However, if those who are saying that the popular vote in 2016 represented the will of the people are going to be consistent then they should acknowledge that Hillary Clinton got less than 50% of the popular vote; Bill Clinton never got 50% of the popular vote; and Al Gore got less than 50% of the popular vote in 2000.

 

Meanwhile, Jimmy Carter, Ronald Reagan (twice) and George H.W. Bush all got more than 50% of the popular vote in their victories.

 

Therefore, in 4 out of the last 7 presidential elections less than 50% of Americans who bothered to vote supported the winner of the popular vote. Meanwhile, in the 4 presidential elections prior to those 7 more than 50% of Americans who bothered to vote supported the winner of the popular vote.

 

The two cases that have angered liberals/progressives and driven them to calling the Electoral College an illiberal, undemocratic sham that must be abolished are 2000 and 2016. The former was a photo finish in the Electoral vote--the U.S. Supreme Court intervened to decide whose nose crossed the finish line first. The latter, on the other hand, was won by a comfortable margin in the Electoral vote.

 

Add all of this up and Hillary Clinton does not look like a candidate who represented the will of the people. Absolutely no statistic/number from the election results suggests that she was liked by voters.

 

And let's not forget that even voters in her party's primary were not enthusiastic about her. The DNC had to use tricks like scheduling televised debates in conflict with NFL football games to contain her challenger's rise in popularity. Emails leaked right before the convention showed that they conspired to make her the party's nominee rather than let the campaigns and the voters decide.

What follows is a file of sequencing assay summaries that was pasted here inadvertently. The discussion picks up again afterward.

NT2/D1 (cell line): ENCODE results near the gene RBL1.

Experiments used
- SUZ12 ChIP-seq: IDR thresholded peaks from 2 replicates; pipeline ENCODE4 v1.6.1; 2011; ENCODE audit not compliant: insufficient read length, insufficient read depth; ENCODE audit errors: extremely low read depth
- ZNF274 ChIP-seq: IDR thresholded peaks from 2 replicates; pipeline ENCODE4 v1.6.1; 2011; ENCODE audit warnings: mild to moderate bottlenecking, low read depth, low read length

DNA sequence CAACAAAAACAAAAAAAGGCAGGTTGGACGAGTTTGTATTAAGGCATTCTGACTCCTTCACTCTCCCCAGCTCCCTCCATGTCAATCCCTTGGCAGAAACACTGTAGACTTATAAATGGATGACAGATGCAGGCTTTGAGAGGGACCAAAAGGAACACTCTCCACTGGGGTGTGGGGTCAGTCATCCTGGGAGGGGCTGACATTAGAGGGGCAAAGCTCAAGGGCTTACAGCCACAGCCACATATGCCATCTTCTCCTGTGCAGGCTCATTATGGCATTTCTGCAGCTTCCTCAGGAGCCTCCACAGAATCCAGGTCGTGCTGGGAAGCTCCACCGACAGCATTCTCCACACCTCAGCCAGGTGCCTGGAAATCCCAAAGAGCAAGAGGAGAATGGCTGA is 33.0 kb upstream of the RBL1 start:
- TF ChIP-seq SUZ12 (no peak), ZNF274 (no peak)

There's more. That other case that angers liberals/progressives and has them saying that the Electoral College is liberal democracy's public enemy number one was illiberal and undemocratic in their candidates favor. Ralph Nader and his running mate were excluded from televised debates (unlike Ross Perot in 1992). If the process was truly democratic then Al Gore might not have received as many votes and we might not be talking about popular versus electoral vote.

 

Democrats--tone deaf, in my estimation--might want to take a look in the mirror and see what kind of candidates they are nominating for the presidency and the kinds of campaigns they are running rather than blaming the process for their failures. The process is the same for Republicans, yet they find ways to win the presidency most of the time.

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InDefenseOfPOMO
1 hour ago, Sally said:

Perhaps you don't remember that the House is now democratic, and pretty much filled with progressives, women, and minorities?  That's what happened in the election last year.  

 

That was not Democrats' strategy.

 

Their strategy was to rig the system to give the nomination to a flawed, unpopular candidate just because she was a woman. People in the Party even went as far as saying that there is "a special place in Hell" for women who voted for her male challenger in the primary.

 

It worked--in the primary.

 

But it backfired in the general election. Not only did a horrible opponent completely unfit to be President emerge victorious, the Republicans took control of Congress, took control of many governor's mansions and state legislatures, and threatened to give the Supreme Court a conservative majority. It may have been the worst performance ever by one party in one election.

 

Making the U.S. House of Representatives the center of a progressive revolution was never their strategy. The midterm victories were about undoing the damage of November, 2016, not about the people. The people are still angry at the establishment and looking for non-establisment alternatives.

 

I do not see what would be wrong with a Joe Biden presidency with a progressive House of Representatives representing the people for a change (being for the people rather than against Trump).

 

We need a president who will work with Congress, and in a bipartisan way, for a change.

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Aebt